Cisco's new era in router availability
- By Susan M. Menke
- May 26, 2004
Military users 'don't want any hourglasses on the screen,' they want instant response, former Defense Department CIO John Stenbit said yesterday at the Washington rollout of Cisco Systems Inc.'s fastest-ever, 92-Tbps Carrier Routing System-1.
'DOD could already use 92 Tbps today,' said Stenbit, whose CIO replacement, Francis Harvey, still awaits Senate confirmation.
'It would have been nice if [Cisco's] announcement had come before the procurement' of the Global Information Grid-Bandwidth Expansion. GIG-BE will upgrade 100 fixed locations to 10 Gbps via switched optical connections.
Bandwidth 'is absolutely not close to the requirements' in Iraq, he said, and the shortage will worsen when DOD's visionary 'smart pull' of situational information replaces the current, limited 'smart push' to warfighters.
'Lots of people watch and try to synthesize all the information,' he said, 'but it doesn't work very well to find the bad guys. For smart pull, you need to know where everybody is.
'We used 10 times as much bandwidth last year' as in the 1991 Gulf War, Stenbit said. 'The difference is enormous when you're in control of the information you want. A pilot will know which 20 places he could choose to bomb. It changes the information flow from top down to bottom up.'
Cisco president and CEO John Chambers said in a video broadcast that the CRS-1, built with 40-Gbps IBM application-specific integrated circuits called Silicon Packet Processors, represents a new era of 100 percent router availability.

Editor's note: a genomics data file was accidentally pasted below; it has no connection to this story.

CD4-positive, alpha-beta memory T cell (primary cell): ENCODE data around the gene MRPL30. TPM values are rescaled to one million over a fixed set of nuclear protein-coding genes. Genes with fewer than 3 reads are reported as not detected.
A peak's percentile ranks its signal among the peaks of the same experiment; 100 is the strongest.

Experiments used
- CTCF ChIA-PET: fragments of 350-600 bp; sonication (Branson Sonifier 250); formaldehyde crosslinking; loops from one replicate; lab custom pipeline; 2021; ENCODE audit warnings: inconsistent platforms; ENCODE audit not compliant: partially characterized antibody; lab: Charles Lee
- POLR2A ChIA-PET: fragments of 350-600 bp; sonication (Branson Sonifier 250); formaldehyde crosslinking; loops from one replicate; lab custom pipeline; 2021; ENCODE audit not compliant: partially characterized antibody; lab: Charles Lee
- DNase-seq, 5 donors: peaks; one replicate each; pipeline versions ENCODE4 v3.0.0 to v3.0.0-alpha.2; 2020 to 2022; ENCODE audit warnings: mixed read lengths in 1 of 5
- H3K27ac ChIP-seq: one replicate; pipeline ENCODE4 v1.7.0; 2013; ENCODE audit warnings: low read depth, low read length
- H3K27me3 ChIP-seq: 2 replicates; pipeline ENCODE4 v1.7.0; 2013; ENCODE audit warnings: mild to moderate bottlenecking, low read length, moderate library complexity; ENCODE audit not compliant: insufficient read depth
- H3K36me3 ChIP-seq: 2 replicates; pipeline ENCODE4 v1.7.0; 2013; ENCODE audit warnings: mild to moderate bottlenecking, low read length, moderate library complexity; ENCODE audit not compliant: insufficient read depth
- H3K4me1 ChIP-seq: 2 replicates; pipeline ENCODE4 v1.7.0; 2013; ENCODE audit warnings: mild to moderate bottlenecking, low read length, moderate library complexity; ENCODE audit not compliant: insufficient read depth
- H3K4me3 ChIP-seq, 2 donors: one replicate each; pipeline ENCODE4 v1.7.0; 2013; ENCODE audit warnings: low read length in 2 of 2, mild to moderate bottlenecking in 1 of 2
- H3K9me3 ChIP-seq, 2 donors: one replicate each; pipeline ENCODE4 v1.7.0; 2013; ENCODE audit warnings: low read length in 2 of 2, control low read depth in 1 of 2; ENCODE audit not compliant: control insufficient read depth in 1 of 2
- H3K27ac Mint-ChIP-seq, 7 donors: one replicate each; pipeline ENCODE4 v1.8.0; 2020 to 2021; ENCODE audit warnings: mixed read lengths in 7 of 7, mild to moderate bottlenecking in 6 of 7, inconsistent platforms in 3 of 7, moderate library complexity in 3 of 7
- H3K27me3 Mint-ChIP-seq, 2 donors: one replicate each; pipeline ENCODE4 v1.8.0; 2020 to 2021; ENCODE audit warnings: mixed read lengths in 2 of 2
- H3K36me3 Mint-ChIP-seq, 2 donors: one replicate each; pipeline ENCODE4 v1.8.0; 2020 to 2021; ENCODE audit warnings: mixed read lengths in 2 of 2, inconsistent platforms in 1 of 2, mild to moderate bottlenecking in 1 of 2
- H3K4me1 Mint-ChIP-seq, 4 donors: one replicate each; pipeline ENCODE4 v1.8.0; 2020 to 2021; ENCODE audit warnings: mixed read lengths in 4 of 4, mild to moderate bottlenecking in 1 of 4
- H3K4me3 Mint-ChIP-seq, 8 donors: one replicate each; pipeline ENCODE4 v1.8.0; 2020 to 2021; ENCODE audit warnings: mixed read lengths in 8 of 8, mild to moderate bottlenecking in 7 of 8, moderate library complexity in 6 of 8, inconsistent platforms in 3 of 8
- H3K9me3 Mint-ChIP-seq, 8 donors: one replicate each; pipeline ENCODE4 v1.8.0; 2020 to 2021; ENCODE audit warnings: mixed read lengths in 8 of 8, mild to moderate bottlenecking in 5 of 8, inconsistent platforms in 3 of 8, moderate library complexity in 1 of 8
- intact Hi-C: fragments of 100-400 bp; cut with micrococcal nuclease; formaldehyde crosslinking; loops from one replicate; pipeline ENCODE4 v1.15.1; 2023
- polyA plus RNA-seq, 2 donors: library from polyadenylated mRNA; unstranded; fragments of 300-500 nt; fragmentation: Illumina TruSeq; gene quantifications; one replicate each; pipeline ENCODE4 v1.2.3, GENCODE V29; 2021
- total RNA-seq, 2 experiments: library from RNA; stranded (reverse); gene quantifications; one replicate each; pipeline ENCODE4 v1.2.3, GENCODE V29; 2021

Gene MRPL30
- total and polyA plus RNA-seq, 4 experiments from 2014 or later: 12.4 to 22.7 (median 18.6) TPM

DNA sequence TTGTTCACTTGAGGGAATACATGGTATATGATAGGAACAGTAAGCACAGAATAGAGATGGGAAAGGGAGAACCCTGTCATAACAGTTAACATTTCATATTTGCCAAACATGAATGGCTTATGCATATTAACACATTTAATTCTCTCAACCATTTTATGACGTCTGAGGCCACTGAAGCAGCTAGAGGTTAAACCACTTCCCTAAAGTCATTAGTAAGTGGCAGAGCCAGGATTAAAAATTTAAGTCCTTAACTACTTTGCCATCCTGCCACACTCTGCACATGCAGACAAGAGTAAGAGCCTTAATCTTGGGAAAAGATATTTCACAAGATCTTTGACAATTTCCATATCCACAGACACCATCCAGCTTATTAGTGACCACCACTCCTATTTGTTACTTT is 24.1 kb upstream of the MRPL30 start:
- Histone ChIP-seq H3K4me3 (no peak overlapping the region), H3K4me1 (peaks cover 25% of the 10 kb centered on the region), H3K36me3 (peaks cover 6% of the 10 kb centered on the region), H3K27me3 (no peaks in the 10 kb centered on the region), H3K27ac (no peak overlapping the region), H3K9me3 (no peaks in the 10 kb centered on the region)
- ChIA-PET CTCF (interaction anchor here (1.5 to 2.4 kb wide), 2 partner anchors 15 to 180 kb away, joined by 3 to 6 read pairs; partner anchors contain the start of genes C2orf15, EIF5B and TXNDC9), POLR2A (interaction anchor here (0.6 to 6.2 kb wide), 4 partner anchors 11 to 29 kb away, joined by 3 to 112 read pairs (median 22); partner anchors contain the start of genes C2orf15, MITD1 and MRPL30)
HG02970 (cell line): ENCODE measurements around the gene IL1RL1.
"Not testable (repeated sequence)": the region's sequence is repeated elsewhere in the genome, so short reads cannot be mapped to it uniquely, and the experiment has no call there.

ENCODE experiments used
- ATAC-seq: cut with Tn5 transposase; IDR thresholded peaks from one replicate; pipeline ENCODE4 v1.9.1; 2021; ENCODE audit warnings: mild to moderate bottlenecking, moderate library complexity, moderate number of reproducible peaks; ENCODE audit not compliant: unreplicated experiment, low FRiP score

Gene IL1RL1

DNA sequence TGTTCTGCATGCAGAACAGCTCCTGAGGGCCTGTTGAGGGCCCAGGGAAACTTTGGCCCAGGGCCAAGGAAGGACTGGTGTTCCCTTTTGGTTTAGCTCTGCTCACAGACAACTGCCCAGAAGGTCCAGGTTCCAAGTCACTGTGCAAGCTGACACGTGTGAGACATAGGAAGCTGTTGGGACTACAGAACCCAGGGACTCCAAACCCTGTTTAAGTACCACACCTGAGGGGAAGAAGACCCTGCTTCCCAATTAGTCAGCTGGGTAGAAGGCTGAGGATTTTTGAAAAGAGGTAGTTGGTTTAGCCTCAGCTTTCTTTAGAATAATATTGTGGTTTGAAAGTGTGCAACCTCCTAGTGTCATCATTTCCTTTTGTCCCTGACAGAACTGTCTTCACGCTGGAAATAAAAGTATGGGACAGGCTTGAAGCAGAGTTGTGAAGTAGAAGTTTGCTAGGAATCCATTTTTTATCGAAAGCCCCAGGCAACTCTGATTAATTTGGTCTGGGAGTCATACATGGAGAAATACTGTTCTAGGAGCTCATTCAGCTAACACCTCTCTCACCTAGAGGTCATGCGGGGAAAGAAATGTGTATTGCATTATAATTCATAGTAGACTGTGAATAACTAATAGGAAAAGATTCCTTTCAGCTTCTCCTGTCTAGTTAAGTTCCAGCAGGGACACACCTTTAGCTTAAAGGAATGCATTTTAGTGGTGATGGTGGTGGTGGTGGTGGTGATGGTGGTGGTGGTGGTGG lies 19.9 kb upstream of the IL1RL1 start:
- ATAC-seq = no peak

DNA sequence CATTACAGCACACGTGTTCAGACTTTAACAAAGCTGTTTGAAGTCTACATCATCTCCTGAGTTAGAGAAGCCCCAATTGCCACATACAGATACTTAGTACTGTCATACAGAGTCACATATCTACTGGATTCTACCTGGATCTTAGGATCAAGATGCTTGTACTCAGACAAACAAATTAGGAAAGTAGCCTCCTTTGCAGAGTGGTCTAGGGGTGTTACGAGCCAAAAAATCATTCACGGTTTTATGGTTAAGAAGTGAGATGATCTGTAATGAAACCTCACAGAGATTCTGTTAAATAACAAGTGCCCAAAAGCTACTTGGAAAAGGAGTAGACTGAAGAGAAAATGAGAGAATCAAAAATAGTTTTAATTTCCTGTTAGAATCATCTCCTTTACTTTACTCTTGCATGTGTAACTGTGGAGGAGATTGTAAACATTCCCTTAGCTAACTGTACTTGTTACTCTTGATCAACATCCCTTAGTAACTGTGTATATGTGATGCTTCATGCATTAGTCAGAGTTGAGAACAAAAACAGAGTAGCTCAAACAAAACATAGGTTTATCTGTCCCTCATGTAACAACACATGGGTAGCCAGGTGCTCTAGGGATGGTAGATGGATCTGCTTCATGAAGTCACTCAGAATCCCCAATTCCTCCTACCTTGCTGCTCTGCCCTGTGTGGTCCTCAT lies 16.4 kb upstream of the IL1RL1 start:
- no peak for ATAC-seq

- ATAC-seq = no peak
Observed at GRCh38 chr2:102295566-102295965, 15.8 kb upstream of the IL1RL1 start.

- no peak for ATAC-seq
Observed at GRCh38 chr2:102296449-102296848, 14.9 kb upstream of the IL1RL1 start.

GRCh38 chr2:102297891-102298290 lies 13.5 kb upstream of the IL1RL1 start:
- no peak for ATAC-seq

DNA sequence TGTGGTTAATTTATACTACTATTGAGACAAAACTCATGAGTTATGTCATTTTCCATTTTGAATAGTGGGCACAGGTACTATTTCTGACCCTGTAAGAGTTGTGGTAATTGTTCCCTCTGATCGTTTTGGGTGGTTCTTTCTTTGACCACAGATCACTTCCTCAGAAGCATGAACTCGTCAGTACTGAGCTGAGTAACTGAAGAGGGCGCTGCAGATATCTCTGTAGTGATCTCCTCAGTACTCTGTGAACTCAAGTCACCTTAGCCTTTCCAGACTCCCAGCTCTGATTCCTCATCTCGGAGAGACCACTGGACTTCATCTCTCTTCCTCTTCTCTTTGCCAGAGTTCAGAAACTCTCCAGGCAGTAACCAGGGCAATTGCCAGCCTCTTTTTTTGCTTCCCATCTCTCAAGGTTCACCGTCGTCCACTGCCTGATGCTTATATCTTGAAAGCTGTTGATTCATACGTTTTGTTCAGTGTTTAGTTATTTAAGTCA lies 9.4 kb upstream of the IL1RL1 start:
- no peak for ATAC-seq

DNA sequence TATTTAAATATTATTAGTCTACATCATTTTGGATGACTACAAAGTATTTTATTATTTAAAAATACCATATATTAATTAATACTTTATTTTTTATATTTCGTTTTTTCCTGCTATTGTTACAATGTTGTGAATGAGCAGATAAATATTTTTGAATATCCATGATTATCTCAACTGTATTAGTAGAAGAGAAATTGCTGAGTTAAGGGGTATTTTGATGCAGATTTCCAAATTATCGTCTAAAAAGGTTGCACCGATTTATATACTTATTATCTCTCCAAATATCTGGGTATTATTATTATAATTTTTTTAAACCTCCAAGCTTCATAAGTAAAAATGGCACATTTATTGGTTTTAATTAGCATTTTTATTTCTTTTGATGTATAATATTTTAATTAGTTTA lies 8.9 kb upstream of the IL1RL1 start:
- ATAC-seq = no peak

Hardware 'extensions will not work at the level you expect' when networking infrastructure is growing by 500 percent per year in some areas, he said. 'You have to design the hardware and software from the beginning for continuous operation.
'You put in a high-end router and don't touch it for 15 or 20 years' except to scale up with programmable processors and modular software for new technologies, Chambers said. 'You put the technology into the ports to handle denial of service attacks without human intelligence.'
Cisco officials demonstrated a CRS-1 handling four-site transmission of 4,000 simulated Apple iTunes music downloads, 125,000 simulated online gamers, 2,500 television streams, 1,000 voice over IP phone conversations and 1 million Web browsers. The carrier for the four sites in the San Francisco area was MCI Inc.
Outgoing Transportation Security Administration CIO Patrick Schambach and others questioned whether enough security, such as partitioning, was built into the CRS-1. Cisco officials responded that the packet processors can inspect each packet individually.
But Schambach said carriers, not users, should be the ones to deal with computer worms and denial of service attacks. 'In five years,' he said, 'viruses should be history'like train robberies.'
The convergence of IP voice, video and data 'hit our organization exactly when we needed it,' he said. 'We're actually doing it' to keep airlines, airports and other transportation elements in the loop.
'We need to pull the workforce and management information back and have common practices and policies,' he said. 'We conducted 90,000 learning sessions online last month. For identity management, IPv6 and radio-frequency IDs will cause huge information flows.'
But, he added, 'The killer technology for TSA is explosives detection. TSA needs on-screen resolution' to detect explosives, 'and we need to educate 50,000 people on how to tell what they are'put the smarts in one place.'